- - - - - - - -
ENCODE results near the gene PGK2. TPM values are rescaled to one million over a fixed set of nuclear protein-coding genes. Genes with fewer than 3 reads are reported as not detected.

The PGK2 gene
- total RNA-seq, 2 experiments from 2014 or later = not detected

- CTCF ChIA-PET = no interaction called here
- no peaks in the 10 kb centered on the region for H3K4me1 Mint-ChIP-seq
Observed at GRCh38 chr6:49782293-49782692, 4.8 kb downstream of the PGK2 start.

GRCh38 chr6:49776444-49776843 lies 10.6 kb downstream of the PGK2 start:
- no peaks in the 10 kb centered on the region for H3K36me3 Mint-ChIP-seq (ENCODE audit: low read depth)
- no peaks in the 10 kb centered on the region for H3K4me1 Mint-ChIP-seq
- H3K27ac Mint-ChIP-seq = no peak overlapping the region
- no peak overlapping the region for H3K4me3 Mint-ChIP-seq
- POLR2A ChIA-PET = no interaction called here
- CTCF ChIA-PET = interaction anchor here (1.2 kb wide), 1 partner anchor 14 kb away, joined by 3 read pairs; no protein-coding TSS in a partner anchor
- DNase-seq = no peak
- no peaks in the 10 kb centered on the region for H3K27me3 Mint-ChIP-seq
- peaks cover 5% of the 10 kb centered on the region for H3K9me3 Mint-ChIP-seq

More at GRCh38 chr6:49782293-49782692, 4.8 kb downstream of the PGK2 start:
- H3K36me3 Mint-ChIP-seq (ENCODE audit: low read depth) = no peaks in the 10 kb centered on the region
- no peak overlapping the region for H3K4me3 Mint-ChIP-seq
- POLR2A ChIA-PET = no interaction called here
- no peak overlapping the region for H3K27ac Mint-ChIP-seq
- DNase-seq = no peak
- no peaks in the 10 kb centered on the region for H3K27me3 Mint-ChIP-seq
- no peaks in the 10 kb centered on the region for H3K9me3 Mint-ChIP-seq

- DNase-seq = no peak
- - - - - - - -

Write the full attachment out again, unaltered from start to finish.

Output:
ENCODE results near the gene PGK2. TPM values are rescaled to one million over a fixed set of nuclear protein-coding genes. Genes with fewer than 3 reads are reported as not detected.

The PGK2 gene
- total RNA-seq, 2 experiments from 2014 or later = not detected

- CTCF ChIA-PET = no interaction called here
- no peaks in the 10 kb centered on the region for H3K4me1 Mint-ChIP-seq
Observed at GRCh38 chr6:49782293-49782692, 4.8 kb downstream of the PGK2 start.

GRCh38 chr6:49776444-49776843 lies 10.6 kb downstream of the PGK2 start:
- no peaks in the 10 kb centered on the region for H3K36me3 Mint-ChIP-seq (ENCODE audit: low read depth)
- no peaks in the 10 kb centered on the region for H3K4me1 Mint-ChIP-seq
- H3K27ac Mint-ChIP-seq = no peak overlapping the region
- no peak overlapping the region for H3K4me3 Mint-ChIP-seq
- POLR2A ChIA-PET = no interaction called here
- CTCF ChIA-PET = interaction anchor here (1.2 kb wide), 1 partner anchor 14 kb away, joined by 3 read pairs; no protein-coding TSS in a partner anchor
- DNase-seq = no peak
- no peaks in the 10 kb centered on the region for H3K27me3 Mint-ChIP-seq
- peaks cover 5% of the 10 kb centered on the region for H3K9me3 Mint-ChIP-seq

More at GRCh38 chr6:49782293-49782692, 4.8 kb downstream of the PGK2 start:
- H3K36me3 Mint-ChIP-seq (ENCODE audit: low read depth) = no peaks in the 10 kb centered on the region
- no peak overlapping the region for H3K4me3 Mint-ChIP-seq
- POLR2A ChIA-PET = no interaction called here
- no peak overlapping the region for H3K27ac Mint-ChIP-seq
- DNase-seq = no peak
- no peaks in the 10 kb centered on the region for H3K27me3 Mint-ChIP-seq
- no peaks in the 10 kb centered on the region for H3K9me3 Mint-ChIP-seq

- DNase-seq = no peak